We hope that Duke’s Civic Engagement website can be a resource for everyone in the Duke community – students, faculty, staff, and alumni – as well as for prospective students and others from outside Duke who want to learn more about how Duke engages.
We have broken Duke’s engagement into five “actions”: serve, innovate, advocate, research, and develop. Community service or volunteerism is the largest category, with many opportunities for Duke to engage in the community through curricular or co-curricular activities. For example, the Service Learning program allows students to connect their academic activities to meaningful volunteer service. The communities served are not necessarily local, with programs such as DukeEngage and the Alternative Breaks Program sending students, faculty, and staff around the country and the world.
Social innovation and entrepreneurship is the creation of new ideas and technologies to help ameliorate societal issues. Duke was home to the late Professor Gregory Dees, who was widely regarded as a pioneer in the field. Professor Dees was cofounder of Duke’s Center for the Advancement of Social Entrepreneurship (CASE), which is housed in the Fuqua School of Business. Today, Duke has a number of social innovation and entrepreneurship programs. Many of these programs include strong curricular connections, and they encourage not just the creation of ideas but also collaboration, integration with existing entities, and project sustainability.
The third category, advocacy, is not always political, although Duke’s location – close to the capital of North Carolina and only a few hours’ drive from Washington, D.C. – enables interested students to become immersed in state and national policy issues. However, advocacy includes any cause-based action to promote social or community interests. Duke’s Women’s Center is an example of an office that provides advocacy opportunities.
Every school at Duke has faculty who participate in engaged research. Depending on the field of study, this type of research has many names: translational research, public scholarship, strategic scholarship, applied research, community outreach, and many others. The Forum for Scholars and Publics is a Duke program that seeks to connect scholarly research with external communities. By working with faculty who practice engaged research, students are able to leverage the academic rigor and excellence of a Duke education to create positive societal change.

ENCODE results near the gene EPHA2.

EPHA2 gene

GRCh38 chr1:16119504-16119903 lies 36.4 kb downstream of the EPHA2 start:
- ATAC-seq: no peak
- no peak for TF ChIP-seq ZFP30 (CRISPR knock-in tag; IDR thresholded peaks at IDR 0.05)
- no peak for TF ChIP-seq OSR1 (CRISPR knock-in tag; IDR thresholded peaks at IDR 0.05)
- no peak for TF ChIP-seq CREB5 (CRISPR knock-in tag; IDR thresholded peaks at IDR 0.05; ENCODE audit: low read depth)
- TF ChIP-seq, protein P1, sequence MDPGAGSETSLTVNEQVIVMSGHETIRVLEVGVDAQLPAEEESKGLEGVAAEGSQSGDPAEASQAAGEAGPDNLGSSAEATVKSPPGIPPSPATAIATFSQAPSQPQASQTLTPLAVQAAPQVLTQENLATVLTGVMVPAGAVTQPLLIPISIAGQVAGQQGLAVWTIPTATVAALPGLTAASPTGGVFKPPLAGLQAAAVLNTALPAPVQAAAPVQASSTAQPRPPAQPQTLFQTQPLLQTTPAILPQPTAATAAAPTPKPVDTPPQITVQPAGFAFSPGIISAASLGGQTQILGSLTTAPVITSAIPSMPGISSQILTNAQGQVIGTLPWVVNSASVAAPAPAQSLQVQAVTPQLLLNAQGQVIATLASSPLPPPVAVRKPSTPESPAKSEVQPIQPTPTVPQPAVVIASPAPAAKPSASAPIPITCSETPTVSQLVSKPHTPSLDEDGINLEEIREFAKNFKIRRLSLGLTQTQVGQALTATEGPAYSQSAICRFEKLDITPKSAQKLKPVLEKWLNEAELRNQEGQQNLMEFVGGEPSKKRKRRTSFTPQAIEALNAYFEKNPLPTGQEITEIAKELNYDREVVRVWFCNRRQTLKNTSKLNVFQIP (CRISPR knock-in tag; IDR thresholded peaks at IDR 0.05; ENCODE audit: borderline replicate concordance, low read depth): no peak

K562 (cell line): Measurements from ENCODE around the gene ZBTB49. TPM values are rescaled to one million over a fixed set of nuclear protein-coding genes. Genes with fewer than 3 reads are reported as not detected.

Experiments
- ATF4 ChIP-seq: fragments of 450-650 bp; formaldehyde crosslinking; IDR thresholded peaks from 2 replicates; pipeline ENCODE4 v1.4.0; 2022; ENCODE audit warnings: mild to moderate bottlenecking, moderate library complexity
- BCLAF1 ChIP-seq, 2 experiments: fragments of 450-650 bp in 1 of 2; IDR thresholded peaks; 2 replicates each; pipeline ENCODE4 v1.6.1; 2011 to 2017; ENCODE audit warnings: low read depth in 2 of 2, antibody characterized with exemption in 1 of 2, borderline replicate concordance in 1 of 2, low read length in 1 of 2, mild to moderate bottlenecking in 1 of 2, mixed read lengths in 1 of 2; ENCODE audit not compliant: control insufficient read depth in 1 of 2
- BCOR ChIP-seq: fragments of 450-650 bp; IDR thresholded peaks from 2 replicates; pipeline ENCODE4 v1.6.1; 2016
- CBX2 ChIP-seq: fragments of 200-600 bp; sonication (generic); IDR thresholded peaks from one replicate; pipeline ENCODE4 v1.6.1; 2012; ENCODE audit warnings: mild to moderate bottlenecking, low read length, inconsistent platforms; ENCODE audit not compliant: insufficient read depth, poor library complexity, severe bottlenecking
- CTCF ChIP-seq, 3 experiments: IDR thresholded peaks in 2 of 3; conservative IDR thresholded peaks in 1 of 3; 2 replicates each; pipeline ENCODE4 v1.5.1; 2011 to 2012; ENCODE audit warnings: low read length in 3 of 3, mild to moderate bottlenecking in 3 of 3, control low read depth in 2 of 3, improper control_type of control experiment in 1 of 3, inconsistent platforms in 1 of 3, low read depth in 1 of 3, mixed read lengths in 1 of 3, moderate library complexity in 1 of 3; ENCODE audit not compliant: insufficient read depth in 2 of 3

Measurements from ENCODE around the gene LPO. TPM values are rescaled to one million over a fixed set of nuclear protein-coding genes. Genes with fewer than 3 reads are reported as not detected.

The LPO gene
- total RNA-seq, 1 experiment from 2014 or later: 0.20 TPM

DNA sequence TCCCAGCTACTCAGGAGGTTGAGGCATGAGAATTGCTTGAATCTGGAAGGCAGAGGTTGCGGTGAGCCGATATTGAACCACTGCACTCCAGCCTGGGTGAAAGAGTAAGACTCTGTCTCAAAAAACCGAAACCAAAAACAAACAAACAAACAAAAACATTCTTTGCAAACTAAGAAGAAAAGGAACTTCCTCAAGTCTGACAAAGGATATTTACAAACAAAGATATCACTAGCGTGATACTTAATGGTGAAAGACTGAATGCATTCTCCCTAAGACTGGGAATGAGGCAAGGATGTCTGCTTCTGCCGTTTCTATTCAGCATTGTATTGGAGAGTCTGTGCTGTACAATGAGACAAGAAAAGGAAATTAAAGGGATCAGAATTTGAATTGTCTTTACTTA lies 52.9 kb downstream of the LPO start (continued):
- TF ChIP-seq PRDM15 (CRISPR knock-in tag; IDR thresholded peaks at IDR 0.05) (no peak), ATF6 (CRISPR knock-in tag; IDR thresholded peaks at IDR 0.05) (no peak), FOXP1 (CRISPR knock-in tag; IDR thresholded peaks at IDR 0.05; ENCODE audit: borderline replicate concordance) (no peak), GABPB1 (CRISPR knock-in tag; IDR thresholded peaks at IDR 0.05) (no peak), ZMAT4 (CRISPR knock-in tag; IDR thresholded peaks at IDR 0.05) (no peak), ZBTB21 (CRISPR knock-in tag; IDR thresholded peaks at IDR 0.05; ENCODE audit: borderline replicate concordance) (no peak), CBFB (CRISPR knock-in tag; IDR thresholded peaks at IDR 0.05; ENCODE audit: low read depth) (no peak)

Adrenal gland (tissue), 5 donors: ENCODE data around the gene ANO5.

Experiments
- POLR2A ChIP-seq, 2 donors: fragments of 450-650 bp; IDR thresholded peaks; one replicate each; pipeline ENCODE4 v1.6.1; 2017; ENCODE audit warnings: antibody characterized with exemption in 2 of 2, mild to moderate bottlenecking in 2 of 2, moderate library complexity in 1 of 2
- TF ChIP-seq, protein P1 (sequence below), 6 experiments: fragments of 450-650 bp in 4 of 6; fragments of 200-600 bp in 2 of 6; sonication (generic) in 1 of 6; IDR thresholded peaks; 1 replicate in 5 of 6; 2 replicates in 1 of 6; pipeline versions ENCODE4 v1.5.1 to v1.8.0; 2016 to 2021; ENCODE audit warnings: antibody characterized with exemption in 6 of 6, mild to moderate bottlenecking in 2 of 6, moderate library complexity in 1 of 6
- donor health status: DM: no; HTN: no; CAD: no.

The final category is community development. This topic acknowledges Duke’s inexorable role in shaping the physical landscape of its hometown, Durham, as well as the surrounding region and state. The university was a key partner in the creation, in 1959, of the Research Triangle Park, which now houses some of the largest corporations in the U.S. In the last decade, Duke has been instrumental in the redevelopment of downtown Durham, including the incredibly successful American Tobacco Campus. Duke also participates in neighborhood development on a physically smaller scale, through initiatives such as the Southside Housing Incentive Program. Through this program, Duke has partnered with the city of Durham and several nonprofits to work in the Southside neighborhood to redevelop houses, the first batch of which will be sold at affordable prices to qualifying Duke staff.
In addition to those five categories, we have classified courses and student activities into five topic areas: Education, Peace and Human Rights, Environment and Climate Change, Poverty Alleviation, and Global Health. These may be accessed through the “Explore” item on our website’s navigation bar.
Among Duke’s abundance of civic engagement opportunities, the DOCE exists to help the community navigate these opportunities, foster thoughtful conversations about Duke’s impact in the world, and integrate civic engagement into academics. Duke’s Civic Engagement website serves as a medium for all these goals and a resource for anyone who wants to learn more about how Duke makes a difference in the world.